# The constant c of Lagrange's theorem for \[f\left( x \right)=x\left( x-1 \right)\left( x-2 \right)\] in \[\left[ 0,\dfrac{1}{2} \right]\] is

\[\begin{align}

& A.\dfrac{1}{2} \\

& B.\dfrac{6+\sqrt{21}}{6} \\

& C.\dfrac{6-\sqrt{21}}{6} \\

& D.\dfrac{\sqrt{21}-6}{6} \\

\end{align}\]

Answer

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**Hint:**To solve the question given above, we will use the concept of Lagrange's mean value theorem (LMVT). So, first we will find out what is LMVT and then using it, we will find the value of \[f'\left( c \right)\] as shown below:

\[f'\left( c \right)=\dfrac{f\left( b \right)-f\left( a \right)}{b-a}\]

Then, we will find the derivative of the function \[\left( f'\left( x \right) \right)\] and put c in place of it. We will solve the quadratic in c with the help of the quadratic formula.

**Complete step by step answer:**

Before we solve the question, we must know what Lagrange’s mean value theorem (LMVT) is. Lagrange's mean value theorem (LMVT) states that if a function \[f\left( x \right)\] is continuous on closed interval \[\left[ a,b \right]\] and differentiable on the open interval \[\left( a,b \right)\] then there is at least one point \[x=c\] on this interval, such that:

\[f'\left( c \right)=\dfrac{f\left( b \right)-f\left( a \right)}{b-a}\]

In our case, \[f\left( x \right)=x\left( x-1 \right)\left( x-2 \right)\] which is continuous and differentiable in the interval \[\left[ 0,\dfrac{1}{2} \right]\] .Now, we will calculate \[f'\left( c \right)\] first with the help of LMVT. In our case, \[a=0\,\,\text{and }b=\dfrac{1}{2}\] Thus, we have:

\[\begin{align}

& f'\left( c \right)=\dfrac{f\left( \dfrac{1}{2} \right)-f\left( 0 \right)}{\dfrac{1}{2}-0} \\

& \Rightarrow f'\left( c \right)=\dfrac{f\left( \dfrac{1}{2} \right)-f\left( 0 \right)}{\left( \dfrac{1}{2} \right)} \\

& \Rightarrow f'\left( c \right)=2\left( f\left( \dfrac{1}{2} \right)-f\left( 0 \right) \right)......................(i) \\

\end{align}\]

Now, we will calculate the values of \[f\left( \dfrac{1}{2} \right)\text{ and }f\left( 0 \right)\] Thus, we have:

\[\begin{align}

& f\left( \dfrac{1}{2} \right)=\left( \dfrac{1}{2} \right)\left( \dfrac{1}{2}-1 \right)\left( \dfrac{1}{2}-2 \right) \\

& \Rightarrow f\left( \dfrac{1}{2} \right)=\dfrac{1}{2}\times \left( \dfrac{-1}{2} \right)\left( \dfrac{-3}{2} \right) \\

& \Rightarrow f\left( \dfrac{1}{2} \right)=\dfrac{3}{8}\,.........................(ii) \\

\end{align}\]

\[\begin{align}

& f\left( 0 \right)=0\left( 0-1 \right)\left( 0-2 \right) \\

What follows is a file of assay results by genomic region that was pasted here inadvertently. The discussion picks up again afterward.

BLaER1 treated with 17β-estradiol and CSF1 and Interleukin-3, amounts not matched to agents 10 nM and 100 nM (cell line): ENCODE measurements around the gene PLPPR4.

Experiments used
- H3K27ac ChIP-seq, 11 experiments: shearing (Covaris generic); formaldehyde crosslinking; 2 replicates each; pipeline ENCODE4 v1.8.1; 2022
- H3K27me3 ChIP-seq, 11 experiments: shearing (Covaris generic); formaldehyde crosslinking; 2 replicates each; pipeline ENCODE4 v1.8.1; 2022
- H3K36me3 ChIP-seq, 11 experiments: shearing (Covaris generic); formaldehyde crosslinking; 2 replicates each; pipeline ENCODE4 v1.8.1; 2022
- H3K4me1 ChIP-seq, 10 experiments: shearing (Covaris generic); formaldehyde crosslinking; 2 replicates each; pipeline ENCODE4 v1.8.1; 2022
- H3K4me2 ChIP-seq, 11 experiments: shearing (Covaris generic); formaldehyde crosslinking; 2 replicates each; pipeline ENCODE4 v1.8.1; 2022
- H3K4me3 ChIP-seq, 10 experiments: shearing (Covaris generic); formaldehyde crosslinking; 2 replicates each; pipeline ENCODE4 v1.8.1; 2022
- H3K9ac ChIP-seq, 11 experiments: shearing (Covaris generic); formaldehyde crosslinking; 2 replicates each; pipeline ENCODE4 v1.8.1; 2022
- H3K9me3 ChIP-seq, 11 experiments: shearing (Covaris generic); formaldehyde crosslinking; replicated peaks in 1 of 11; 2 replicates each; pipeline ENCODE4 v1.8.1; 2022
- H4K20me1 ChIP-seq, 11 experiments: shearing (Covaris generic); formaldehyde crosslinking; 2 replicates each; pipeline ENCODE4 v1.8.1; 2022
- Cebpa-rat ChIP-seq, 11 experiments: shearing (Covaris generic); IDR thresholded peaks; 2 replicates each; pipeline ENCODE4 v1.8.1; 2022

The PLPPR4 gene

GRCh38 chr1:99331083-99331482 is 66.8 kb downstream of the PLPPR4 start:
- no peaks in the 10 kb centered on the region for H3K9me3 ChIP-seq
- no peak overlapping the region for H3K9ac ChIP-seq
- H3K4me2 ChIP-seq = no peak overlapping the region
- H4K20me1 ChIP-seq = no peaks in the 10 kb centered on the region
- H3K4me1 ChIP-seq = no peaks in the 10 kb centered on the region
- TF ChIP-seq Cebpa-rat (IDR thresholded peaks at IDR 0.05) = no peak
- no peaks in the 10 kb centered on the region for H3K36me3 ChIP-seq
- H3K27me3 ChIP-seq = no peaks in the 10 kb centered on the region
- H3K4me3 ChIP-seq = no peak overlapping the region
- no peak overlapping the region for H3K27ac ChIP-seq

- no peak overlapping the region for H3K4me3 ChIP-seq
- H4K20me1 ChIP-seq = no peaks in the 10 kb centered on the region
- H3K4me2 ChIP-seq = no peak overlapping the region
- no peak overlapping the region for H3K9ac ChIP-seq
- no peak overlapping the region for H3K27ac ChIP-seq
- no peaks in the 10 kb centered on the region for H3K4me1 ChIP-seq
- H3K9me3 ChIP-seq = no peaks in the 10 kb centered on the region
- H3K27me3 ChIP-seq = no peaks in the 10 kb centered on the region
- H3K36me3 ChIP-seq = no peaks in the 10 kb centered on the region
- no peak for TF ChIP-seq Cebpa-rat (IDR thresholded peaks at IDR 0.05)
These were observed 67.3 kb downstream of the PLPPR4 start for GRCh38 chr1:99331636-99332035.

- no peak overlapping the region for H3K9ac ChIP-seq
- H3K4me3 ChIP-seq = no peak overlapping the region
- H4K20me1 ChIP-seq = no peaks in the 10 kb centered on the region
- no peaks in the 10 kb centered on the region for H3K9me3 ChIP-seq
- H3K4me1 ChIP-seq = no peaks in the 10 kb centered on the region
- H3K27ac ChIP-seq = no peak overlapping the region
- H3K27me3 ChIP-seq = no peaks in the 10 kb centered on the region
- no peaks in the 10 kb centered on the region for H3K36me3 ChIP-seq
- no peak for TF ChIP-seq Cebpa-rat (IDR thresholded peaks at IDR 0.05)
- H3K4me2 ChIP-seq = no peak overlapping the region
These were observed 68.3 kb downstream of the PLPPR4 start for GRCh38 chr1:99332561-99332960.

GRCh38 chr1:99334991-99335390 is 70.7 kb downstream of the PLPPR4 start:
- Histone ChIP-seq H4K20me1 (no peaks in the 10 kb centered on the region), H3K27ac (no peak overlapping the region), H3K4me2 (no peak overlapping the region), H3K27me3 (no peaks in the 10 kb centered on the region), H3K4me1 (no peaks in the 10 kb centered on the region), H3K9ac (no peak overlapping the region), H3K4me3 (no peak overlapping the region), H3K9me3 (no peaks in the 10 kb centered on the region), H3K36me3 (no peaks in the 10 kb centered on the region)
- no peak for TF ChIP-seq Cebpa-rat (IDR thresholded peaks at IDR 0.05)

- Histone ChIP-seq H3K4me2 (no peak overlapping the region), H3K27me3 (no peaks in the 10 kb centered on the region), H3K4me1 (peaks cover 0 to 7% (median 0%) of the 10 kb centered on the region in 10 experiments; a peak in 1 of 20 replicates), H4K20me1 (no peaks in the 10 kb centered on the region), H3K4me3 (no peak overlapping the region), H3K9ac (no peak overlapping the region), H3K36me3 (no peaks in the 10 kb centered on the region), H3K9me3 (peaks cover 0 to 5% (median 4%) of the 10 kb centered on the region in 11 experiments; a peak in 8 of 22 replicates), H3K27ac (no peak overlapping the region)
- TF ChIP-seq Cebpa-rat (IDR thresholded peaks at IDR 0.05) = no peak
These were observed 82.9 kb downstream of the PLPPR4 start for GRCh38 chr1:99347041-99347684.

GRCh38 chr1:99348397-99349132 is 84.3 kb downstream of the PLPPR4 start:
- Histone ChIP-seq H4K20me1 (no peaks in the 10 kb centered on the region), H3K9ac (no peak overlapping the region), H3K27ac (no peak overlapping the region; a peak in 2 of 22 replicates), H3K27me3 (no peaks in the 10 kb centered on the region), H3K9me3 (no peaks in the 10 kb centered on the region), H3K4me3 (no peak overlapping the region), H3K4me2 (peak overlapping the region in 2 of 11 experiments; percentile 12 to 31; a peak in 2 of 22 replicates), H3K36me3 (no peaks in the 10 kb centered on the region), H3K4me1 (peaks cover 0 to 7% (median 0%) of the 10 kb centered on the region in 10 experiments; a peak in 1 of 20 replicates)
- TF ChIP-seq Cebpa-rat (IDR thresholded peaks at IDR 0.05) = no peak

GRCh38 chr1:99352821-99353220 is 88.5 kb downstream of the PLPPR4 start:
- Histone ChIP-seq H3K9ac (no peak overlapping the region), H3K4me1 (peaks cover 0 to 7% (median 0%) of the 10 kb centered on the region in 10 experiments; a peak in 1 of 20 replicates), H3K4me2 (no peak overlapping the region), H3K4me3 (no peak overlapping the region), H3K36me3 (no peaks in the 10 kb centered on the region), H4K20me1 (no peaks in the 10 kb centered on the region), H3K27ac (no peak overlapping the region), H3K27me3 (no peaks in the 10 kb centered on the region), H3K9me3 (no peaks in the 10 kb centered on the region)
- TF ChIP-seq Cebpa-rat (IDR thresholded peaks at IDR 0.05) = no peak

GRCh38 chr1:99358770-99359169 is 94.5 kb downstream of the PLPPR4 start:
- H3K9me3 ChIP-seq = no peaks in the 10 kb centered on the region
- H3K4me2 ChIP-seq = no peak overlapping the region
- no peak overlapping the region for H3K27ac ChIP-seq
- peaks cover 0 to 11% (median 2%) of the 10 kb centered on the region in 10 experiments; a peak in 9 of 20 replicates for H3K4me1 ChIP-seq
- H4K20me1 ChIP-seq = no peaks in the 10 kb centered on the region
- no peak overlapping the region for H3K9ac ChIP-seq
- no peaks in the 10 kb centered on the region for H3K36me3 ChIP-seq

& f\left( 0 \right)=0\left( -1 \right)\left( -2 \right) \\

& f\left( 0 \right)=0\,.......................(iii) \\

\end{align}\]

Now, we will put the values of \[f\left( \dfrac{1}{2} \right)\text{ and }f\left( 0 \right)\] from (ii) and (iii) to (i). Thus, we will get:

\[\begin{align}

& \Rightarrow f'\left( c \right)=2\left( \dfrac{3}{8}-0 \right) \\

& \Rightarrow f'\left( c \right)=2\left( \dfrac{3}{8} \right) \\

& \Rightarrow f'\left( c \right)=\dfrac{3}{4}\,........................(iv) \\

\end{align}\]

Now, we will find \[f'\left( x \right)\] i.e. the derivative of f(x). For doing this, we will expand f(x) first. Thus, we will get:

\[\begin{align}

& f\left( x \right)=x\left( x-1 \right)\left( x-2 \right) \\

& \Rightarrow f\left( x \right)=x\left( {{x}^{2}}-x-2x+2 \right) \\

& \Rightarrow f\left( x \right)=x\left( {{x}^{2}}-3x+2 \right) \\

& \Rightarrow f\left( x \right)={{x}^{3}}-3{{x}^{2}}+2x \\

\end{align}\]

Now \[f'\left( x \right)\] will be:

\[\begin{align}

& f'\left( x \right)=\dfrac{d}{dx}\left[ f\left( x \right) \right]=\dfrac{d}{dx}\left[ {{x}^{3}}-3{{x}^{2}}+2x \right] \\

& f'\left( x \right)=3{{x}^{2}}-6x+2 \\

\end{align}\]

Thus, the value of \[f'\left( x \right)\] will be:

\[f'\left( c \right)=3{{c}^{2}}-6c+2\,.......................(v)\]

From (iv) and (v), we have:

\[\begin{align}

& \Rightarrow 3{{c}^{2}}-6c+2\,=\dfrac{3}{4} \\

& \Rightarrow 3{{c}^{2}}-6c+2-\dfrac{3}{4}\,=0 \\

& \Rightarrow 3{{c}^{2}}-6c+\dfrac{5}{4}\,=0 \\

& \Rightarrow 12{{c}^{2}}-24c+5\,=0 \\

\end{align}\]

Now, the above equation is a quadratic in c. So, we will find the value of c using the quadratic formula. If the quadratic equation given is \[a{{x}^{2}}+bx+c=0\] then we have:

\[x=\dfrac{-b\pm \sqrt{{{b}^{2}}-4ac}}{2a}\]

Thus, we have:

\[\begin{align}

& c=\dfrac{-\left( -24 \right)\pm \sqrt{{{\left( -24 \right)}^{2}}-4\left( 12 \right)\left( 5 \right)}}{2\left( 12 \right)} \\

& \Rightarrow c=\dfrac{24\pm \sqrt{576-240}}{24} \\

& \Rightarrow c=\dfrac{24\pm \sqrt{336}}{24} \\

& \Rightarrow c=\dfrac{24\pm 4\sqrt{21}}{24} \\

& \Rightarrow c=\dfrac{6\pm \sqrt{21}}{6} \\

\end{align}\]

Now, either \[c=\dfrac{6+\sqrt{21}}{6}\] or \[c=\dfrac{6-\sqrt{21}}{6}\] or both:

If \[c=\dfrac{6+\sqrt{21}}{6}\] then \[c=\dfrac{6+4.58}{6}\]

\[\begin{align}

& \Rightarrow c=\dfrac{10.58}{6} \\

& \Rightarrow c=1.76 \\

\end{align}\]

If \[c=\dfrac{6-\sqrt{21}}{6}\] then \[c=\dfrac{6-4.58}{6}\]

\[\begin{align}

& \Rightarrow c=\dfrac{1.42}{6} \\

& \Rightarrow c=0.23 \\

\end{align}\]

So, the value of \[c=\dfrac{6-\sqrt{21}}{6}\] because the interval of c is \[\left[ 0,\dfrac{1}{2} \right]\]

**So, the correct answer is “Option C”.**

**Note:**We have not checked whether \[f\left( x \right)=x\left( x-1 \right)\left( x-2 \right)\] is continuous or differentiable in \[\left[ 0,\dfrac{1}{2} \right]\] This is because f(x) is a cubic polynomial and every cubic polynomial is continuous and differentiable in the \[x\in \left( -\alpha ,\alpha \right)\] If we want, we can check this by applying the limit on f(x).

Last updated date: 25th Sep 2023

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